Saudi Arabia in the market to stage T10 cricket tournament

Saudi Arabia in the market to stage T10 cricket tournament
Virender Sehwag could be one of the stars playing cricket in Saudi Arabia. (AFP)
Updated 24 February 2018

Saudi Arabia in the market to stage T10 cricket tournament

Saudi Arabia in the market to stage T10 cricket tournament

BANGALORE: Saudi Arabia, in keeping with its desire to host elite sporting events, could soon stage a T10 cricket competition, as the tournament — held with much fanfare in Sharjah last December — looks to spread its wings and establish a following across continents.
Shaji Ul Mulk, the chairman of the T10 League and its creator, signalled his intention this week “to take T10 global” and the general manager of the venue that hosted the first staging of the tournament in December revealed the Kingdom was being considered as a serious option to stage a franchise event of the shortest form of the game.
“Saudi Arabia has shown a lot of interest and is keen to stage the (T10) event at the earliest opportunity,” said Mazhar Khan, general manager of the Sharjah Cricket Stadium. “The first final was watched by a 15,000-capacity crowd and, according to ground officials, another 7,000 people were left outside.”
The first T10 tournament was telecast in India, Pakistan and Bangladesh, and featured stars such as Virender Sehwag, Eoin Morgan and Shahid Afridi. Those still playing at the highest level included Dwayne Bravo, Mohammed Amir, Sarfaraz Ahmed and Alex Hales. Kerala Kings, a franchise owned by Ul Mulk and captained by Morgan, won the competition.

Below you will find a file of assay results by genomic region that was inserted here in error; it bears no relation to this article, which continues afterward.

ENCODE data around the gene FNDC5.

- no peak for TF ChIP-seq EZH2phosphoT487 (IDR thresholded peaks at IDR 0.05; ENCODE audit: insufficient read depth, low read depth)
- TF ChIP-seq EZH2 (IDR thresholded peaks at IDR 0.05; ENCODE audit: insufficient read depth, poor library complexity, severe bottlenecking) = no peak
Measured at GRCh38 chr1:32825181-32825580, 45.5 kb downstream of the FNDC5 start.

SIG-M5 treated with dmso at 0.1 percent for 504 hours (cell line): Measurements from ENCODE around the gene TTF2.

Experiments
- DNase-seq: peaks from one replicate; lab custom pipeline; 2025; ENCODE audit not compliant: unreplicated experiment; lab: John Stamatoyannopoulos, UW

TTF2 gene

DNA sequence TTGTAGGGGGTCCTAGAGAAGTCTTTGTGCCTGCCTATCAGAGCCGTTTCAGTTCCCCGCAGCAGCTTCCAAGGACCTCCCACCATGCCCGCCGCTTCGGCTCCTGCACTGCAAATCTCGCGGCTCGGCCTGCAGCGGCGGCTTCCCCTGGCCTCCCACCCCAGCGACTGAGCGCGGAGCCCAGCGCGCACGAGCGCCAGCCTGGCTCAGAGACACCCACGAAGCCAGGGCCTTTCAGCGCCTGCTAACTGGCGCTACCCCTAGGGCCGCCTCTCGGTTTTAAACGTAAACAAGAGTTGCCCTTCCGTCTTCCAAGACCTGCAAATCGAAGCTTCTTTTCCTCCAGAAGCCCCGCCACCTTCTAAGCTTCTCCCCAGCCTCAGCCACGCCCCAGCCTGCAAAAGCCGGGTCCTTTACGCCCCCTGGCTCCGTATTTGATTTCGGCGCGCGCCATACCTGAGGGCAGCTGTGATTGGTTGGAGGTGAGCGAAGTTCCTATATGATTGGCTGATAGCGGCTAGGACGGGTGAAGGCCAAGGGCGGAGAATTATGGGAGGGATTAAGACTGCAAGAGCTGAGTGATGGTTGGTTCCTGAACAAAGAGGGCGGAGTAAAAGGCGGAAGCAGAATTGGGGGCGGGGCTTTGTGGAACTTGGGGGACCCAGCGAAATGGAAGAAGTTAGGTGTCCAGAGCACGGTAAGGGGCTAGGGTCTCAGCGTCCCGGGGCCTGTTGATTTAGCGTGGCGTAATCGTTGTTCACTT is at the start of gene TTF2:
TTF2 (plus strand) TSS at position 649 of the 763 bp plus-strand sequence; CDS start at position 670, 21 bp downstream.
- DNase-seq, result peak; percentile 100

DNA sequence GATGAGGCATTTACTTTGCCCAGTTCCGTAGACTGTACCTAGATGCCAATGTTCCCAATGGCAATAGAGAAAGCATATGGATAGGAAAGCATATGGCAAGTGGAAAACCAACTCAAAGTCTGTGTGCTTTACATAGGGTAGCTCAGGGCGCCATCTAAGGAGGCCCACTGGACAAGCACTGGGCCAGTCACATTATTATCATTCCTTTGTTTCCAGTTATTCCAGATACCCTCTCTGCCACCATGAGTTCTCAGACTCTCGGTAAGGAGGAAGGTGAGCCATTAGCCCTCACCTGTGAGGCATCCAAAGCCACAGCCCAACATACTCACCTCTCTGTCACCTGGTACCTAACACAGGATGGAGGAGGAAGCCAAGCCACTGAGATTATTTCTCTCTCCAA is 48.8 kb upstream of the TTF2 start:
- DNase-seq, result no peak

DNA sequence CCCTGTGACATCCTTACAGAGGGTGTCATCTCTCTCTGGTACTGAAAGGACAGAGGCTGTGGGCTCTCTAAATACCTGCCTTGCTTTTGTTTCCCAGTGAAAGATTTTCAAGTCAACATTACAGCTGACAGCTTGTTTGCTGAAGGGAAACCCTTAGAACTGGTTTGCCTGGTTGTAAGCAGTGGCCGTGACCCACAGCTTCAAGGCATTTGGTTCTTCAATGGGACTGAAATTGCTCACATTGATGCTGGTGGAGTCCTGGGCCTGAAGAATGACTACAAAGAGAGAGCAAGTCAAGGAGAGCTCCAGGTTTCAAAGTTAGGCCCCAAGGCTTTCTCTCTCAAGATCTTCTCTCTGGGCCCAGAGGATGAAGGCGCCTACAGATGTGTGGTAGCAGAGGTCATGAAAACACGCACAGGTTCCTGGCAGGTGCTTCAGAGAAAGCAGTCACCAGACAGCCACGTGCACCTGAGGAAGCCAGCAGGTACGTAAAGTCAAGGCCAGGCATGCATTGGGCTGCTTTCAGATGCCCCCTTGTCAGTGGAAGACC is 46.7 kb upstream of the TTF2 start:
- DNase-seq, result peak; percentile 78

Purists may bemoan the idea of a T10 hit-out in the unlikely setting of Saudi Arabia, but if it helps to spread the game, as Ul Mulk hopes it will, there will be few complaints. It could also help cricket finally establish a foothold in the Kingdom and be the spur to reach the standards set by Middle East neighbors the UAE and Oman. Nearly a decade ago, Saudi Arabia shocked the UAE in the 2008 ACC Trophy Elite in Kuala Lampur, but there have been few other achievements since.
Now, the large expatriate population, many from the subcontinent, can potentially look ahead to seeing some of their cricket heroes in the flesh.
The admission that talks are underway is further evidence of the General Sports Authority’s ambition to increase and diversify its portfolio of sports events. Boxing promoter Kalle Sauerland told Arab News earlier this month that “some of the plans that the Saudis have to bring big sporting events are very ambitious” and a tournament featuring cricket’s marquee names would definitely fall into that bracket.
Until this year, sport in Saudi Arabia has almost been synonymous with football. The national team reached the second round of the World Cup in the US in 1994, with Saeed Al-Owairan scoring one of the greatest goals in the competition’s history in the 1-0 victory over Belgium. The King Fahd Cup, held in 1992 and 1995, was the precursor to the Confederations Cup, which the Kingdom hosted in 1997.
But recently, the horizons have widened. The King Abdulaziz Horse Championship, with a total prize money of $17 million, has just been announced, and earlier this year the country hosted the Saudi PSA Women’s Squash Masters. February’s Race of Champions, won by David Coulthard, was the first-ever motorsport to take place in the Kingdom.
Boxing aficionados, meanwhile, can look forward to one of the bouts of the year in May when Oleksandr Usyk and Murat Gassiev touch gloves to decide who will be the undisputed cruiserweight champion of the world.